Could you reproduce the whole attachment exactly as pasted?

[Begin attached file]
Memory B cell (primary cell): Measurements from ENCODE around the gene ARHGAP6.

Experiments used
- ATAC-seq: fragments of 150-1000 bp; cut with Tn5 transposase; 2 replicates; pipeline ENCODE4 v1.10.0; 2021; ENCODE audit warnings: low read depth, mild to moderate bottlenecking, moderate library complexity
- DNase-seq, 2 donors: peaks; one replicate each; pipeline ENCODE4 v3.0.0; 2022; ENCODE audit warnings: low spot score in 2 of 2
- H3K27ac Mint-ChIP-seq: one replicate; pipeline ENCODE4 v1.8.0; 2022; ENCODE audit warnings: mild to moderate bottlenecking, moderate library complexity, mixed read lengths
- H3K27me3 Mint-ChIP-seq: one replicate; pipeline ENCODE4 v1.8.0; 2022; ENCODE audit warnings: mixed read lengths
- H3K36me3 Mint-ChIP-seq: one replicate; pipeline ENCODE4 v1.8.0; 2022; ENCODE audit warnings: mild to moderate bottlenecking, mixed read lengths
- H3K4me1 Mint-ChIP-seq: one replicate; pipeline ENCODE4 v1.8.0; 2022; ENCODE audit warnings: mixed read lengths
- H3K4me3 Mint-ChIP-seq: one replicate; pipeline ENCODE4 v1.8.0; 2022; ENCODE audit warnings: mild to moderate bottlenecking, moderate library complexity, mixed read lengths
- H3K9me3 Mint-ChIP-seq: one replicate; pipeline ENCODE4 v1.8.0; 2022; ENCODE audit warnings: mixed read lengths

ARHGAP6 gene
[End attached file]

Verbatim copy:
Memory B cell (primary cell): Measurements from ENCODE around the gene ARHGAP6.

Experiments used
- ATAC-seq: fragments of 150-1000 bp; cut with Tn5 transposase; 2 replicates; pipeline ENCODE4 v1.10.0; 2021; ENCODE audit warnings: low read depth, mild to moderate bottlenecking, moderate library complexity
- DNase-seq, 2 donors: peaks; one replicate each; pipeline ENCODE4 v3.0.0; 2022; ENCODE audit warnings: low spot score in 2 of 2
- H3K27ac Mint-ChIP-seq: one replicate; pipeline ENCODE4 v1.8.0; 2022; ENCODE audit warnings: mild to moderate bottlenecking, moderate library complexity, mixed read lengths
- H3K27me3 Mint-ChIP-seq: one replicate; pipeline ENCODE4 v1.8.0; 2022; ENCODE audit warnings: mixed read lengths
- H3K36me3 Mint-ChIP-seq: one replicate; pipeline ENCODE4 v1.8.0; 2022; ENCODE audit warnings: mild to moderate bottlenecking, mixed read lengths
- H3K4me1 Mint-ChIP-seq: one replicate; pipeline ENCODE4 v1.8.0; 2022; ENCODE audit warnings: mixed read lengths
- H3K4me3 Mint-ChIP-seq: one replicate; pipeline ENCODE4 v1.8.0; 2022; ENCODE audit warnings: mild to moderate bottlenecking, moderate library complexity, mixed read lengths
- H3K9me3 Mint-ChIP-seq: one replicate; pipeline ENCODE4 v1.8.0; 2022; ENCODE audit warnings: mixed read lengths

ARHGAP6 gene